Groundation sticks to basics
By Cecelia Campbell-Livingston Observer staff reporter firstname.lastname@example.org
THE lead singer for American reggae band Groundation credits sticking to the basics for its rising stocks.
In an interview with the Jamaica Observer, Harrison 'Professor' Stafford said his band strives to make quality music by sticking to traditional analogue recording.
"No digital, we don't work with synthesisers. Just like in the 1970s we stick to that format," he said.
Stafford notes that Groundation actually tours with B3 organ, similar to the one Studio One arranger/producer Jackie Mittoo used in the 1960s.
Groundation is one of several American bands who have built a loyal fan base by constant touring, much like the roots-reggae bands of the 1970s.
A recent story published in the Jamaica Observer highlighted the trend of American reggae acts outselling their Jamaican counterparts, according to the latest figures from sales tracker, Nielsen SoundScan.
Stafford who has lectured about the history of reggae music since 1999 at Sonama State University in California, says Jamaica has all the ingredients to remain the music's dominant force.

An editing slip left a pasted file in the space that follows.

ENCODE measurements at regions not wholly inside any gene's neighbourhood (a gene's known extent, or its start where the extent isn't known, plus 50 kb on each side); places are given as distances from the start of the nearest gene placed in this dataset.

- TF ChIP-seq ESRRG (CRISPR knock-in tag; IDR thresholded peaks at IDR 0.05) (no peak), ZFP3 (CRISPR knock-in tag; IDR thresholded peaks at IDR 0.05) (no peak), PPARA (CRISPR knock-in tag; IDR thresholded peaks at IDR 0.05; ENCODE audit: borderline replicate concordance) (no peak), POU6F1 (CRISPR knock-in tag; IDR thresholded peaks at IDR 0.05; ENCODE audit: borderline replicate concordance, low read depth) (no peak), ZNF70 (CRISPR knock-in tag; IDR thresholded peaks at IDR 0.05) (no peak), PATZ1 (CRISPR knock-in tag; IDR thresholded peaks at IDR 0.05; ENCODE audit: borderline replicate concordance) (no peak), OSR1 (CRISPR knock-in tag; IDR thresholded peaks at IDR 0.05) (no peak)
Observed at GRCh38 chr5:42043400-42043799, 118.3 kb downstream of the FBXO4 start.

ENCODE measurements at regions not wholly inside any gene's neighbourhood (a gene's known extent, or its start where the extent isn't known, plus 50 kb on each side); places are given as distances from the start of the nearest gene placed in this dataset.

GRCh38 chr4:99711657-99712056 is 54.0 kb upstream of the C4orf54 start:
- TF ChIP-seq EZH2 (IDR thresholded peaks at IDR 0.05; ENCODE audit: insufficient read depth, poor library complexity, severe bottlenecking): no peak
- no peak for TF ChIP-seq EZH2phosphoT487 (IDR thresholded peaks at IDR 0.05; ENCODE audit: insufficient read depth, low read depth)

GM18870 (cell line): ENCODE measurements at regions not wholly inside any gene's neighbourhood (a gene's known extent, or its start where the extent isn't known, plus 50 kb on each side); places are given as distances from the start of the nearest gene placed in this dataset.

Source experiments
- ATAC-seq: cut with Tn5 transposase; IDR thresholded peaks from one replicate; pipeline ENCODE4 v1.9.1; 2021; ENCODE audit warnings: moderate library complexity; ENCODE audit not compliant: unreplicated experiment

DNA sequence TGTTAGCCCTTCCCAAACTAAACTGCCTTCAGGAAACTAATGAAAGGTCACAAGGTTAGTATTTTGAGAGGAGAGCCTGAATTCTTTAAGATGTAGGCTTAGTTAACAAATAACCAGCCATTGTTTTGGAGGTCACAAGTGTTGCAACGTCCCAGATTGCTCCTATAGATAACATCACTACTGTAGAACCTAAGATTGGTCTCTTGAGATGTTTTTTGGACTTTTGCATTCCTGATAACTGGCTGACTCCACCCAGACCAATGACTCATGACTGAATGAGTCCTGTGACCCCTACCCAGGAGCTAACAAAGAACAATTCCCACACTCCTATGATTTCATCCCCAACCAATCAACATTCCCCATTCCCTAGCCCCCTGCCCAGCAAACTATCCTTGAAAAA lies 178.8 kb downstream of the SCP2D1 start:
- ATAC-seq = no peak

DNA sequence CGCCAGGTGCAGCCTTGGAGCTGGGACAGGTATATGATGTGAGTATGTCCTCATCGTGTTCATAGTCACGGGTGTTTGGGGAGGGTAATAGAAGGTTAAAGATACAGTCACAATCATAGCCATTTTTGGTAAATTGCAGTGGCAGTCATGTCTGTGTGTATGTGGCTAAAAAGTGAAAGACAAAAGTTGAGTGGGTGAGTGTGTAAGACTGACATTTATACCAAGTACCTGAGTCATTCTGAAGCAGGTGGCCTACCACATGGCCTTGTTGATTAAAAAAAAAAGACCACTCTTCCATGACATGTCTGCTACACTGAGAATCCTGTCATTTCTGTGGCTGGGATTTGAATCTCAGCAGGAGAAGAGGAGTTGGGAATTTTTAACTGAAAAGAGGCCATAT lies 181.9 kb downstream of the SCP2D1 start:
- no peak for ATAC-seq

However, he observed that the work of reggae's elders is un-noticed and the youth are not learning from them.
"That's why young people will continue to struggle. Don't be fooled by the pop game — Bob Marley never took a photo sitting on top of a Rolls Royce or showing off his bling," Stafford said.
"Society pushes negatives, if they pump money into reggae like they do the negative stuff, it would sell the same," he continued.
Stafford was in Jamaica promoting Groundation's seventh album, Building An Ark.
While their albums are well-received, the band's strength is touring. Groundation has played to thousands of fans all over the world —- headlining festivals in Morocco to Germany and Australia.
Groundation's roots are in the jazz programme at Sonoma State University. Formed in 1998, its original members were Stafford (guitar/lead vocals), Ryan Newman (bass) and Marcus Urani (B3 organ/keyboards/piano).
It was at university that the core of the group honed their musicianship. They were joined in 2000 by Jazz trumpeter David Chachere and Kelsey Howard on trombone.